Saturday, July 23, 2016
My God, after watching most of the Republican Convention last week, I wanted to say, "just shoot me" at the picture of this sad, pathetic thing our country has evidently become - a shadow of our former confident, courageous selves. No longer admired or respected by anyone in the world. Americans are sleeping in the streets and lining up at soup kitchens. Hardly anyone has a job. We're forced by our autocratic, unconstitutional president to have health insurance. We're lucky we have Trump to warn us of all the dangers we face.
It's so scary, we're afraid to celebrate the summer with outdoor barbeques because we know there are vicious immigrants and brutal terrorists and Black Lives Matter thugs behind every bush and our poor police are too intimidated to help us if we call. We might be able to defend ourselves if Obama doesn't confiscate all our weapons first.
We are being screwed by everybody. China and Japan, Germany and England. Certainly Mexico and even Canada. Iran, for sure and Iraq and Syria and Libya and Egypt. And NATO. That's because our leaders are all stupid and wimpy, loathe to use threats or nukes or torture, even when they are clearly called for. We've let our military deteriorate so, they probably couldn't fight off an attack from Monaco, which is the smallest country in the world besides Vatican City.
It very very sad to realize what a pitiful nation America is now. Ronald Reagan thought it was Morning in America; Donald Trump thinks the clock is about to strike Midnight.
But thank heavens, we have him to save us. As he says himself he is the only man who can fix all the things that are wrong with our country.
His answer seems to be to put America in a bubble. We will build a physical wall to keep out immigrants. We will build a virtual wall to keep out Muslims. We will build an economic wall to keep out globalism.
It will be a whole new world with Trump at the helm. Whatever we've done in the past is now moot. We may decide to default on our debts. (Bankruptcy holds no stigma for the Donald). We will deny the trade agreements that have been negotiated by our government. We will renege on our promises to defend our NATO allies. We will do whatever it takes to protect our interests. Trade agreements and treaties and accords be damned!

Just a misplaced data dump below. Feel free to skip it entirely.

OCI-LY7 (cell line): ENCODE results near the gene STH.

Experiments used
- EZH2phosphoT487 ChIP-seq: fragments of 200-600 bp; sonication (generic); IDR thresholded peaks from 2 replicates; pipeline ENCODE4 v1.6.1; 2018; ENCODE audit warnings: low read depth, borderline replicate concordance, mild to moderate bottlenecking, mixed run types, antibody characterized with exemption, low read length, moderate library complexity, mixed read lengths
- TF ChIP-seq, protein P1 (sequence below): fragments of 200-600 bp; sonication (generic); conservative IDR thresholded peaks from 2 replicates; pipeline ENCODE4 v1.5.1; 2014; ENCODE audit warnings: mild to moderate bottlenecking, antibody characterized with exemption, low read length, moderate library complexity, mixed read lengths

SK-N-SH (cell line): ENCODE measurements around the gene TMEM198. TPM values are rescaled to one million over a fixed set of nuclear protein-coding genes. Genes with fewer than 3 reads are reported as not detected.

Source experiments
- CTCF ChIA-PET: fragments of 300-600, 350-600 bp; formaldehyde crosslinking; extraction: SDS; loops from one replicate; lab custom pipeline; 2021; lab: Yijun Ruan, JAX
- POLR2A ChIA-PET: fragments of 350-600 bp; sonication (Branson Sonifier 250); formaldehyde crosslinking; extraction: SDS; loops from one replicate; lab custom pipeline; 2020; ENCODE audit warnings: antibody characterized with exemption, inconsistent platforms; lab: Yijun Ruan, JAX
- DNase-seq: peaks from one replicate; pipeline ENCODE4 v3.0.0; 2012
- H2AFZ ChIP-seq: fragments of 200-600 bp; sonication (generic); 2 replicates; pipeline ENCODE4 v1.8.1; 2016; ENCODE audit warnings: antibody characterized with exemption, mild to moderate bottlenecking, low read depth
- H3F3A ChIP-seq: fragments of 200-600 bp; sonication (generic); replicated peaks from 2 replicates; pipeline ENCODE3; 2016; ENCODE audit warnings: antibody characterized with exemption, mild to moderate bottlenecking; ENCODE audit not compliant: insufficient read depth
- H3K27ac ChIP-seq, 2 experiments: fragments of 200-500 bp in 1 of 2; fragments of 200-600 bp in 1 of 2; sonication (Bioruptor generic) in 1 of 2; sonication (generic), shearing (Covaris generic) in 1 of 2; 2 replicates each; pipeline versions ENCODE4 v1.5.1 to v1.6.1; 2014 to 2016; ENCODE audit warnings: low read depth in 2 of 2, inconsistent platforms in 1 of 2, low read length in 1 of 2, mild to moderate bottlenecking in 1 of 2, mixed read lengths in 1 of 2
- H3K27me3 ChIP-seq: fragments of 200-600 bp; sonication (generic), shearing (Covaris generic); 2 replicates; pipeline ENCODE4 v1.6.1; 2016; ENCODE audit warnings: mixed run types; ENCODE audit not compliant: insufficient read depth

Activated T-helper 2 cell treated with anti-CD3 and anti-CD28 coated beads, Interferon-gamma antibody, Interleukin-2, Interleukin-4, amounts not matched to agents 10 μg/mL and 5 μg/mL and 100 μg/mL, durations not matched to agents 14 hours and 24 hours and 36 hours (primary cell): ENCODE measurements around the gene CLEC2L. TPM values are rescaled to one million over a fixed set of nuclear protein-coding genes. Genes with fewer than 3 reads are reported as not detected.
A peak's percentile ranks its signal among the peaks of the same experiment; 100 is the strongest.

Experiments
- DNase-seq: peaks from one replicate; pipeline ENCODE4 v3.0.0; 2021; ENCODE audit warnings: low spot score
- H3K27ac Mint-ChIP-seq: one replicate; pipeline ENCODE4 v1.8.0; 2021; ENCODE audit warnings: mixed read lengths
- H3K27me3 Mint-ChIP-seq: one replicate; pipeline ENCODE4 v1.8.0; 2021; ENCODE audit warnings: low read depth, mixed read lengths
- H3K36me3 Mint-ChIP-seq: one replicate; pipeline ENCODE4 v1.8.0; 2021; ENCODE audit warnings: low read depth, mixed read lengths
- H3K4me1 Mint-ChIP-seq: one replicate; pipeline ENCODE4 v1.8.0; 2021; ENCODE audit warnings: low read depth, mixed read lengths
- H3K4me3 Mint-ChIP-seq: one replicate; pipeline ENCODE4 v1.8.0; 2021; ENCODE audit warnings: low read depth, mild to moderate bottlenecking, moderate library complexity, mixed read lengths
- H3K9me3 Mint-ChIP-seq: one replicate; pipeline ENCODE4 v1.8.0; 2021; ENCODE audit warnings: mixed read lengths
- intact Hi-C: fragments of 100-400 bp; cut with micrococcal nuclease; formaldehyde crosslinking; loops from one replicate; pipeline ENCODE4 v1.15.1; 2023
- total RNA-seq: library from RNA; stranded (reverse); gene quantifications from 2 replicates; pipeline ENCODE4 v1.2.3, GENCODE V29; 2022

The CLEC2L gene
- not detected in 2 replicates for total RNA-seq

We were promised something special for the Republican convention. It would be glitzy and glamorous. Instead we got aging teenage heartthrobs (Scott Baio) and soap opera stars and the 441st best female tennis player. We got less that enthusiastic endorsements from former rivals like Marco Rubio and Rick Perry. We got a betrayal by Ted Cruz and who among us was surprised by that? And Trump kids....lots and lots of Trump kids....so many of them I lost count. All of them sleek and glossy and extremely well educated and well-spoken....pretty much what you'd expect from billionaire kids who've had every advantage in life (except for that somewhat off-putting picture of a son triumphantly holding a killed elephant's tail aloft.) Maybe knowing what his father has done to the Republican party, it was a snarky symbol of the GOP elephant.
I found it passing strange that when part of Melania's speech seemed to be plagiarized, it was from Michelle Obama, for Pete's sake. And Ivanka's speech was closer to one you'd expect from the Democrat convention. Affordable child care, early childhood education, equal pay for equal work? Huh? First I'd heard any of that from the R's!
No, the Republican base were more into chanting "Lock Her Up" than "Equal Pay for Equal Work. They reminded me of nothing so much as a lynch mob wanting an execution without a trial. So much for the Constitution.
It was all ugly and depressing.
I hope next week brings us more light and more optimism and more love and for god's sake, a little more courage.
Monday, July 18, 2016
I believe this is absolutely true. Think of every time America has fallen away from its principles. It was always about fear. We killed and then collected the remains of Native American tribes and put them on what we called reservations but what were really refugee camps, not because we hated them but because we feared them. We first kept African-Americans as slaves, then isolated them from white society, not because we hated them but because we feared them. We put Japanese-Americans in internment camps because we feared them. We imprisoned and tortured and humiliated Muslims, not because we hated them, but because we feared them. Hate is but an extension of fear.
And now we seem to fear and hate one another and Donald Trump is the fear leader. Once again, because of fear, America says, "principles, be damned!" Fear is why we want to build a border wall. Fear is why we want to ban Muslims. Fear is why we want to carry guns and shoot each other at the drop of a hat.
Black people are afraid of cops. Cops are afraid of Black Lives Matter. Fear is what causes both sides to over-react so the fear, and then, the over-reaction grows and reaches ever more dangerous levels as fear feeds on itself.
Most of this started with 911, of course. Americans were stunned because we'd never faced such a large scale, and successful from the terrorist's point of view, attack on our own soil before. Our reaction was nothing to be proud of. We rushed to buy duct tape and bottled water and emergency food supplies. We cancelled our vacation plans to Las Vegas. We stockpiled weapons. As if any of that would do any good when a plane crashes into a building.